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Could you be a bully?

Think about it

Written by Amy Crean and posted in opinion

This is an opinion of a young person and does not necessarily reflect the opinion of It is one person's experience and may be different for you. If you'd like to write something for please contact

"The message about cyber bullying simply hasn’t sunk in."

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This might seem like a fairly straightforward question, but the answer is getting less and less clear-cut when it comes to cyber bullying.

In a typical bullying situation, you have one or two bullies who harass, humiliate or exclude someone – and this is usually able to go on because there are other people who are passive; they are not necessarily on the bullies’ side, but are nonetheless participants by allowing it to go on. Plus, people who say nothing, or also exclude others, are just as much at fault as the bullies themselves.

However, one of the main problems with cyber bullying is that a lot of people go from being passive to active participants. Whereas some people may have just said nothing before when someone was being taunted, they might now join in because they can hide behind ‘Anonymous’. It makes it so much easier to be mean to someone when there are no consequences. 

However, I don’t think that’s the main issue here. With the massive amount of attention surrounding cyber bullying recently, there’s been quite a lot of focus on the ‘cyber’ (such as the whole ‘Shut Down controversy) and not so much focus on the fact that it is, at the end of the day, still bullying. The reality is that there are some people who are mean to others and that’s obviously not just online.

Unfortunately, we all have to deal with bullies no matter what. And whether they’re bullying over Facebook or in the classroom is irrelevant in many ways. So what is it that makes cyber bullying more dangerous? I think it’s because you can’t see the person’s reaction to what you say.

As well as being able to be cruel or to humiliate someone easily without ever getting punished, you can say something that isn’t even intended as mean – and the person to whom you said it might still interpret it that way. When talking face to face, it’s easy to differentiate between someone genuinely insulting you and someone just joking around, but when it’s just text, it’s not easy at all.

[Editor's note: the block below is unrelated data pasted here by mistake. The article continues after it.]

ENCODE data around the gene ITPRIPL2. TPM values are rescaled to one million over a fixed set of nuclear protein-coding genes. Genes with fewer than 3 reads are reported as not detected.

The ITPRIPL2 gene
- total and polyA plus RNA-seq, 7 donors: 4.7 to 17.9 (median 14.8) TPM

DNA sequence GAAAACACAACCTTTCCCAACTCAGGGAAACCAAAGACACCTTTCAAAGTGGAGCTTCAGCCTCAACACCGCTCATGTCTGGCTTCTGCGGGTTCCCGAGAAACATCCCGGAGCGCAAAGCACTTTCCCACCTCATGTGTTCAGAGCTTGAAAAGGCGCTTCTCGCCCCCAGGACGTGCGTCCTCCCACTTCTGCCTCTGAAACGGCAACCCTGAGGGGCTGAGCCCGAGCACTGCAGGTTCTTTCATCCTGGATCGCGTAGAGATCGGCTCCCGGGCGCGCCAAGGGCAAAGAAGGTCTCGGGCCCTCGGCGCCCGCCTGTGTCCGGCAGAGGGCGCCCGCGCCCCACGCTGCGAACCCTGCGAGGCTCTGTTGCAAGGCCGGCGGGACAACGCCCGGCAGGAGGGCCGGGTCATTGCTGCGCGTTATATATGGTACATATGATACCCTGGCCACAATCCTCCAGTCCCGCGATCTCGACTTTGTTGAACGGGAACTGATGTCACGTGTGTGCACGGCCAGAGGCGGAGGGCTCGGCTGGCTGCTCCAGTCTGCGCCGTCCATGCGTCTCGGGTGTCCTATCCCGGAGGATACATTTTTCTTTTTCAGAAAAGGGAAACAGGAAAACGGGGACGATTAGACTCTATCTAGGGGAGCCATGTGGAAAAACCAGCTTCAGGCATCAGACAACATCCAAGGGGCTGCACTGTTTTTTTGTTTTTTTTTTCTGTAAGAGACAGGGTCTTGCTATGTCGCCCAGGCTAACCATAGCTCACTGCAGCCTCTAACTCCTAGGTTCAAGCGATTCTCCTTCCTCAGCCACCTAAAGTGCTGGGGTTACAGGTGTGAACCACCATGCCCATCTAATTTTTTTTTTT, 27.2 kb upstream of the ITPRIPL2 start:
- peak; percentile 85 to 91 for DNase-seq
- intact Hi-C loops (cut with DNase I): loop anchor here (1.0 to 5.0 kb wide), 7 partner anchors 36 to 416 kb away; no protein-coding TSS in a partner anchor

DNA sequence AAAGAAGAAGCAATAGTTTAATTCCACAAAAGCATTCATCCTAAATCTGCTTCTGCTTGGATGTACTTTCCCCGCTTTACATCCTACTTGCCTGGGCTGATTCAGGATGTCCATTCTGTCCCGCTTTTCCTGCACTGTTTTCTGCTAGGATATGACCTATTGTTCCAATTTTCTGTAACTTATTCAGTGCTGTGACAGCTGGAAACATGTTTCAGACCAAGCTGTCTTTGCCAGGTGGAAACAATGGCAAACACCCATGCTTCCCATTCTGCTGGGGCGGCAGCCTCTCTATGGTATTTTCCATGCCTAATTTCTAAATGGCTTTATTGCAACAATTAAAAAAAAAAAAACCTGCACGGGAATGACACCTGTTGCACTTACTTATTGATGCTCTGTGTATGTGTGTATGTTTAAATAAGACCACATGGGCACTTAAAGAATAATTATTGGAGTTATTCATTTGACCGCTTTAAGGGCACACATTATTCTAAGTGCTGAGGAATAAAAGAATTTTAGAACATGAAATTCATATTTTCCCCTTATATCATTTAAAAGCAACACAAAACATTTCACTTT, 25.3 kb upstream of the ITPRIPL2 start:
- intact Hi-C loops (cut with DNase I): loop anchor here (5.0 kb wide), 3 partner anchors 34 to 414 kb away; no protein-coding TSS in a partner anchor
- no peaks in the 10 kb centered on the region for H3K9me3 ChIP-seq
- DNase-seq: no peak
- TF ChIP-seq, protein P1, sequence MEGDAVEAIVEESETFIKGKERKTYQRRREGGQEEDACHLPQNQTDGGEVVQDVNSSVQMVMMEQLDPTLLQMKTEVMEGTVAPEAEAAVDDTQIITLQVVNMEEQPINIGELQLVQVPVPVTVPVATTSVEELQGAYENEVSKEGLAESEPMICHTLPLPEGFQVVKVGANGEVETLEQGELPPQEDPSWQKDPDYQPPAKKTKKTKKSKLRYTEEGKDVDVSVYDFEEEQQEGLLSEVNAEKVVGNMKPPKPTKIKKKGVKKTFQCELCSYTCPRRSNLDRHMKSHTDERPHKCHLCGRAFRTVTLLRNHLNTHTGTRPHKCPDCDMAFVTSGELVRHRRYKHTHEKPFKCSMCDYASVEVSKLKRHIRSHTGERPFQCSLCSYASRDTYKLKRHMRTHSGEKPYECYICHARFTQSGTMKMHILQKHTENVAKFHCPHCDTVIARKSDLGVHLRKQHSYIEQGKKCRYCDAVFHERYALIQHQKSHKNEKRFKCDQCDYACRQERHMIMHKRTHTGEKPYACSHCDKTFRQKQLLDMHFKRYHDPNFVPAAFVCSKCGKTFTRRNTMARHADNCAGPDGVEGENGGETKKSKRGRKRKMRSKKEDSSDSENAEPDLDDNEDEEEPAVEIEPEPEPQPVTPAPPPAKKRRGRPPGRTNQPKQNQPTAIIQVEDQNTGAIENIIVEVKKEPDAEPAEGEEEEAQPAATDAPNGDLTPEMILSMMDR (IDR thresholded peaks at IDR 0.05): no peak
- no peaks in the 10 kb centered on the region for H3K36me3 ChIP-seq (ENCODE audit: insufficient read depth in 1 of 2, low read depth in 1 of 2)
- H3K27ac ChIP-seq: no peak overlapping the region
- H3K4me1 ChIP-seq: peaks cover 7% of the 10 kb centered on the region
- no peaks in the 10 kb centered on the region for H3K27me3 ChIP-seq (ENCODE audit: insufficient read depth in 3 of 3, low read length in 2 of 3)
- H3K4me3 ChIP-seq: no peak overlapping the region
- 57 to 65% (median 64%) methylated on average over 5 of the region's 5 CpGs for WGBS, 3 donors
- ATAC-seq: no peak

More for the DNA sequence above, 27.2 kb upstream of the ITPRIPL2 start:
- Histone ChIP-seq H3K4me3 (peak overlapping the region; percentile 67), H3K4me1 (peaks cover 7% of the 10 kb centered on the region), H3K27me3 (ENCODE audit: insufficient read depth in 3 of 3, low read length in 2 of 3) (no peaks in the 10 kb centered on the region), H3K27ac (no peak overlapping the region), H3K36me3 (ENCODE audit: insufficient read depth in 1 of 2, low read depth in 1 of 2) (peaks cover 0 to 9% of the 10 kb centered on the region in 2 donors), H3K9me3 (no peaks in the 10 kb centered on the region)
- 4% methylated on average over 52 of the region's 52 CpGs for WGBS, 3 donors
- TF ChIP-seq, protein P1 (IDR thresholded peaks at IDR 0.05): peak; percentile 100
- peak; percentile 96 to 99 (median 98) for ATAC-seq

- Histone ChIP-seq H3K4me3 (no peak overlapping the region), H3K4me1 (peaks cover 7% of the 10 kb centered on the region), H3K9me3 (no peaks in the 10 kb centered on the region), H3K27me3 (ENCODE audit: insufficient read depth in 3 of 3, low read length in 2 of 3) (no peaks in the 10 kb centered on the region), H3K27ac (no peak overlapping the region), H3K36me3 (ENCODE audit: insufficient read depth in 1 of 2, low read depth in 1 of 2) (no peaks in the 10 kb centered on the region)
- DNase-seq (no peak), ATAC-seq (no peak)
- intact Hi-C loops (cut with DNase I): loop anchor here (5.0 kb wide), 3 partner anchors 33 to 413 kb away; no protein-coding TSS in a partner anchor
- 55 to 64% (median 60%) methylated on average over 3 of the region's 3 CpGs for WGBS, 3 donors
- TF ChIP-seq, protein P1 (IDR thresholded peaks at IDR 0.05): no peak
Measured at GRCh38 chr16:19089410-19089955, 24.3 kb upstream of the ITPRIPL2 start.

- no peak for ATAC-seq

Could you be a bully?

Maybe you’ve slagged someone off on, or jokingly insulted them, and maybe they seemed to find it funny or go along with it – but how do you know? It’s impossible to know what someone else’s limit is and when you’ve taken a joke too far online; so just don’t start it in the first place.

Some people are more sensitive to comments than they let on.  I think a lot of people don’t realise this. There has been incredible media attention on cyber bullying following tragic suicides in this country, yet I still see people linking their accounts all over my Facebook and I still see people making cruel comments on them. The message about cyber bullying simply hasn’t sunk in.

Some people are fully aware of what they’re doing when they bully others, but a lot just don’t understand the consequences of their actions. We lack empathy. We aren’t looking at things from other people’s perspectives. We aren’t taking into account the effect that one small comment could have on someone’s self-esteem.

This is particularly relevant to cyber bullying, when words are so easily misinterpreted, but it isn’t just restricted to the online world. Even when saying things to others in real life, you can’t be sure how they will really receive what you say. You never know what other people think about themselves or how they’re feeling, so don’t make comments that could be taken the wrong way.

Think about it; are you a bully? We might not be aware of some of the things we say to others, but that’s something we can change. Think before you speak.

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Published Feb­ru­ary 27th2013
Last updated July 24th2018
Tags bullying cyber bullying internet safety
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